Dear STAY Project Community,
We hope this finds you warm and well this solstice season! We are closing in on the end of the decade, having finished out a year that has been one of the most impactful and powerful years thus far in our existence as an organization. From flanking the first-ever Black Appalachian Young & Rising gathering to creating our member support fund to building strong relationships in Alabama, in 2019 the STAY Project expanded and grew our programming and reach while remaining focused on what we do best–– creating spaces for young people to build relationships, learn, access resources and tools, and empower each other to be leaders in Appalachia.
In July, we brought youth together from across Central and Southern Appalachia in the mountains of Southwest Virginia for our 10th STAY Summer Institute.
In the heat of the late Appalachian summer we sang together, ate plenty of good food, looked at the stars, and reveled in a weekend full of laughs and love as we practiced making liberatory space.
This fall, we made history with the first ever regional gathering specifically for black youth in the Appalachian region. The Black Appalachian Young and Rising gathering was coordinated by and for black youth in the region to come together to celebrate the joy of coming together, to examine and discuss the black Appalachian identity, and most importantly to begin forming a strategy for addressing the critical lack of black youth leadership in our region. We are excited that this year we have been able to be true in our commitment to uplifting, supporting, and trusting the leadership of black youth.
We are ending this year with a renewed momentum to continue our fight for liberation into a new decade. As the STAY Project looks forward into 2020, a year in which we know Appalachia will once again come into the national spotlight, we want to be ready for what comes our way. We want to be flexible to move and change where it is necessary, we want to keep leveraging support for and flanking Black youth, we want to keep flexing our creative and cultural power through music and art, we want to keep building alliances across the South, we want to keep moving money and resources to young people trying to create change in their communities, we want to keep exercising our power to invest in ourselves, we want to keep creating revolutionary space. We cannot do this alone.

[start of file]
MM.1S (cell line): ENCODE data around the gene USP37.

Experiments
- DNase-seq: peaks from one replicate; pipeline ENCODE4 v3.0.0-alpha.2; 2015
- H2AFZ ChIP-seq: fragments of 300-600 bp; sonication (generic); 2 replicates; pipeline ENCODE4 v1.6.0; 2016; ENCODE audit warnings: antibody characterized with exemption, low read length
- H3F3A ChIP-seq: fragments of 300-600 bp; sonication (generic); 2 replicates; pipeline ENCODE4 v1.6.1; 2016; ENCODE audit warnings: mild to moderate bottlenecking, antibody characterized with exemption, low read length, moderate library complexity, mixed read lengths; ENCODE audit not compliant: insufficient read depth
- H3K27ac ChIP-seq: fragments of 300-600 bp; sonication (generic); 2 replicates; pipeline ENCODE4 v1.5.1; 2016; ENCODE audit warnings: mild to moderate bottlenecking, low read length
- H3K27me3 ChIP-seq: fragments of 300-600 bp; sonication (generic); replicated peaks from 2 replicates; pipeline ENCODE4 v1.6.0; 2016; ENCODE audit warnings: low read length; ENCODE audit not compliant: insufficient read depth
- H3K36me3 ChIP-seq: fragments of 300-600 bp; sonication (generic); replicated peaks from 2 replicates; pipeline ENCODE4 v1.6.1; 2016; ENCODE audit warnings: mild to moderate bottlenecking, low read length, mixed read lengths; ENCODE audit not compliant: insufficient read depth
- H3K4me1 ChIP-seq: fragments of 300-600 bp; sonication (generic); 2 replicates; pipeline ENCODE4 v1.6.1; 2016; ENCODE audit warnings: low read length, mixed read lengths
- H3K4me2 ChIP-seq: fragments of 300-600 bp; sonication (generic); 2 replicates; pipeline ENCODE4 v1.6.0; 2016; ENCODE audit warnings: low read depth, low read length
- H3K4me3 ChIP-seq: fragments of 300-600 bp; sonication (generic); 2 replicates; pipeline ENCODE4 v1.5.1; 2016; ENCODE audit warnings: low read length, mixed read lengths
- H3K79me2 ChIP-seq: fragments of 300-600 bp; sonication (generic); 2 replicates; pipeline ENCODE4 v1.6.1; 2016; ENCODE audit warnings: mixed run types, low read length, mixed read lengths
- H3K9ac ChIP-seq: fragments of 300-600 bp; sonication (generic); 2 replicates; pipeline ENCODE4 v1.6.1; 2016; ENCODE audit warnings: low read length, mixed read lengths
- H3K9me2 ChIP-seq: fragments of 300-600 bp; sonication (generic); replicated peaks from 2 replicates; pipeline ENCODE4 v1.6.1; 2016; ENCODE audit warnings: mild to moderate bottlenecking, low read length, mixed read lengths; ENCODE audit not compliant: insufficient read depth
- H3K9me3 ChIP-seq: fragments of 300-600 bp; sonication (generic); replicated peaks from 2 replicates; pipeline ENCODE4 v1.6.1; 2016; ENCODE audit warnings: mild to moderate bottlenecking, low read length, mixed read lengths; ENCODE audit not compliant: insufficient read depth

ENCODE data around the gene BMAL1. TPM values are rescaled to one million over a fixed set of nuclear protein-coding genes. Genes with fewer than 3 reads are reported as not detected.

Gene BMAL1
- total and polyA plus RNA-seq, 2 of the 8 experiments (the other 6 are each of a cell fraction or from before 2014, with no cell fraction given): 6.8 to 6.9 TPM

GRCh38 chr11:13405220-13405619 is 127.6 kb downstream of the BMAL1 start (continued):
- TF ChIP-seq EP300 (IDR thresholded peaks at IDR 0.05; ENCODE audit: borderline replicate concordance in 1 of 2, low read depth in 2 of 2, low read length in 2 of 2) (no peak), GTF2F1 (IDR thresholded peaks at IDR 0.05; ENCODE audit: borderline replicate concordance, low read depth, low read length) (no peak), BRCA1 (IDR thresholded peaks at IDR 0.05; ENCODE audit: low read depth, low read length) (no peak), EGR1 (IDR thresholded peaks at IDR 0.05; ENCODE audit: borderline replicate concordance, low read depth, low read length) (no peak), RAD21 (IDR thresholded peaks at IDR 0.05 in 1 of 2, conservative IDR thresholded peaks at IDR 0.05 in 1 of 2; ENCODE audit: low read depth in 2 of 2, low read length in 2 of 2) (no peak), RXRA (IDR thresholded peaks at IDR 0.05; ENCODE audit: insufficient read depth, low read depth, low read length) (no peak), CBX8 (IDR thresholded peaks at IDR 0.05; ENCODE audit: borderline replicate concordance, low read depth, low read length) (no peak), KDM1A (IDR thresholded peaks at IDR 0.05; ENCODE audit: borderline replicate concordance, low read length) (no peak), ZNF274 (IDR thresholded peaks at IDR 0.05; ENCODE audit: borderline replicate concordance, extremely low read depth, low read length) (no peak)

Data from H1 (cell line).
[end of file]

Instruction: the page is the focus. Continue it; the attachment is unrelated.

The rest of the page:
For over a decade, the love from a community that believes in youth-led work has made the STAY Project’s work possible. Thanks to y’all’s love and support in 2019, we were able to grow in ways we had only dreamed about. In 2020 we want to sustain our growth and keep dreaming about what is possible. We are asking that you please consider making a donation of $50, $100, or whatever you can afford to help STAY continue our mission of empowering youth to make their communities places they can and want to stay, as well as continuing to provide life changing spaces and opportunities for youth throughout the Appalachian region.
Invest in Appalachia's future, invest in Appalachia's present by making a gift to STAY!
Love & kinship & solidarity,
Lou Murrey & Mekyah Davis,
On behalf of the Stay Together Appalachian Youth Project
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Over the past few weeks in West Virginia, Katelyn Damron and I have been leading the Rise Up West Virginia: Youth Working Group (renaming in progress). We are the co-chairs of this working group and are being mentored by Savanna Lyons. This has been and continues to be, an amazing opportunity for us and young leadership in general. The purpose of our group is essentially leadership for young people by young people. Our group decided to work on better conditions in our local schools. This was in response to mass suspensions at Capital High School and unfair punishment. While Katelyn and I aren’t in a traditional Kanawha County Schools secondary school, we still have connections to it through friends and family. Through weekly meetings and partnership with Deanna McKinney, we went through the steps that come in activism.
First, we identified our issues with the schools. Just to name a few, these included disrespect of students, blatant disregard of student mental health, unequal application of the rules, and a student handbook so dense that it is nearly impossible to understand your rights as the student. After this, we came up with solutions we would like to see implemented in schools. These include restorative justice, disciplinary practices, fairness, respect, training, and support. We presented these proposals along with a few others at a forum with school officials. Among those in attendance, we had the ear of the superintendent and the principal of Capital High School.
Toward the end of this project, the dynamic became youth supported instead of youth lead. This led to some discontent and disappointment among our members. This was a wonderful growing experience. In the weeks following the forum, we discussed how we want adult allies to interact with us as leaders, reflection and took some time to regroup. It is always important to celebrate the end of an endeavor. We are learning facilitation tools and how to organize a group while in between projects. We would appreciate your support going forward to help better this area of Appalachia and empower young leaders.
You can reach out to me at Asbadger01@gmail.com to find out how to plug in with us or to find out what we’re doing or just to chat (my birthday is 4/28!).
- A'Nya Badger
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